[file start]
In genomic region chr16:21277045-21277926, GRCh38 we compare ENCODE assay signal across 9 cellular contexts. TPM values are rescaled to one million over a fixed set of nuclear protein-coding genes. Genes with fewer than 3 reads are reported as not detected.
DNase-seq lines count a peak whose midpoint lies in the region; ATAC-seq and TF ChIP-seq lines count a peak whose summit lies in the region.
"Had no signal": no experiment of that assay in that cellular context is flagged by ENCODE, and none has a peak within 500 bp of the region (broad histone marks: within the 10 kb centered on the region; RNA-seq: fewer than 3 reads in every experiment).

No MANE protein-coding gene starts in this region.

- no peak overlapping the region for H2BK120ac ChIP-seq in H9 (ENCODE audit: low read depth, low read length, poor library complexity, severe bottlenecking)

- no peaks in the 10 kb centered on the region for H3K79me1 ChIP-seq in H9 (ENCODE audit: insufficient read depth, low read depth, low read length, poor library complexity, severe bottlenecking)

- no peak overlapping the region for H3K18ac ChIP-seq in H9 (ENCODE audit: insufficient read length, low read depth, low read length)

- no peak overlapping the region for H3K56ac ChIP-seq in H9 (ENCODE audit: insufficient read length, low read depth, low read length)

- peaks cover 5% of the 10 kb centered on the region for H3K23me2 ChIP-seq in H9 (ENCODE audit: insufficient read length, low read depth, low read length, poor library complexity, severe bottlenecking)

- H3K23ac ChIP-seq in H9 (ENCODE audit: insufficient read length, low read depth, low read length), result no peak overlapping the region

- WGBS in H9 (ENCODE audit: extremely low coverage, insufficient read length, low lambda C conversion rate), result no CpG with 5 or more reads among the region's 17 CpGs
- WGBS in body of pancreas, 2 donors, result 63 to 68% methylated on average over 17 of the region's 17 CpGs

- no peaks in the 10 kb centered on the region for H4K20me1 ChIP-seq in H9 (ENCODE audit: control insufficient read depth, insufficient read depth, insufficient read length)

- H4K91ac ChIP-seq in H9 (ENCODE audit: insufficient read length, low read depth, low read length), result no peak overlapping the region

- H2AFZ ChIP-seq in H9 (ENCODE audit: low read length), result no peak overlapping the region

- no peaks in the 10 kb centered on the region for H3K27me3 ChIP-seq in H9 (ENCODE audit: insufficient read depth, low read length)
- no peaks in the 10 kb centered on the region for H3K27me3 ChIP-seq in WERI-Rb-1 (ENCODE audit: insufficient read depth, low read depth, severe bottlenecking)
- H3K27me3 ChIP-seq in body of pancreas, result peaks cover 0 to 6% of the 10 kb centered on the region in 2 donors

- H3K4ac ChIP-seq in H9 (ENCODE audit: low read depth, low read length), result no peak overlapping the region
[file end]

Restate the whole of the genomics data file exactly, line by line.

In genomic region chr16:21277045-21277926, GRCh38 we compare ENCODE assay signal across 9 cellular contexts. TPM values are rescaled to one million over a fixed set of nuclear protein-coding genes. Genes with fewer than 3 reads are reported as not detected.
DNase-seq lines count a peak whose midpoint lies in the region; ATAC-seq and TF ChIP-seq lines count a peak whose summit lies in the region.
"Had no signal": no experiment of that assay in that cellular context is flagged by ENCODE, and none has a peak within 500 bp of the region (broad histone marks: within the 10 kb centered on the region; RNA-seq: fewer than 3 reads in every experiment).

No MANE protein-coding gene starts in this region.

- no peak overlapping the region for H2BK120ac ChIP-seq in H9 (ENCODE audit: low read depth, low read length, poor library complexity, severe bottlenecking)

- no peaks in the 10 kb centered on the region for H3K79me1 ChIP-seq in H9 (ENCODE audit: insufficient read depth, low read depth, low read length, poor library complexity, severe bottlenecking)

- no peak overlapping the region for H3K18ac ChIP-seq in H9 (ENCODE audit: insufficient read length, low read depth, low read length)

- no peak overlapping the region for H3K56ac ChIP-seq in H9 (ENCODE audit: insufficient read length, low read depth, low read length)

- peaks cover 5% of the 10 kb centered on the region for H3K23me2 ChIP-seq in H9 (ENCODE audit: insufficient read length, low read depth, low read length, poor library complexity, severe bottlenecking)

- H3K23ac ChIP-seq in H9 (ENCODE audit: insufficient read length, low read depth, low read length), result no peak overlapping the region

- WGBS in H9 (ENCODE audit: extremely low coverage, insufficient read length, low lambda C conversion rate), result no CpG with 5 or more reads among the region's 17 CpGs
- WGBS in body of pancreas, 2 donors, result 63 to 68% methylated on average over 17 of the region's 17 CpGs

- no peaks in the 10 kb centered on the region for H4K20me1 ChIP-seq in H9 (ENCODE audit: control insufficient read depth, insufficient read depth, insufficient read length)

- H4K91ac ChIP-seq in H9 (ENCODE audit: insufficient read length, low read depth, low read length), result no peak overlapping the region

- H2AFZ ChIP-seq in H9 (ENCODE audit: low read length), result no peak overlapping the region

- no peaks in the 10 kb centered on the region for H3K27me3 ChIP-seq in H9 (ENCODE audit: insufficient read depth, low read length)
- no peaks in the 10 kb centered on the region for H3K27me3 ChIP-seq in WERI-Rb-1 (ENCODE audit: insufficient read depth, low read depth, severe bottlenecking)
- H3K27me3 ChIP-seq in body of pancreas, result peaks cover 0 to 6% of the 10 kb centered on the region in 2 donors

- H3K4ac ChIP-seq in H9 (ENCODE audit: low read depth, low read length), result no peak overlapping the region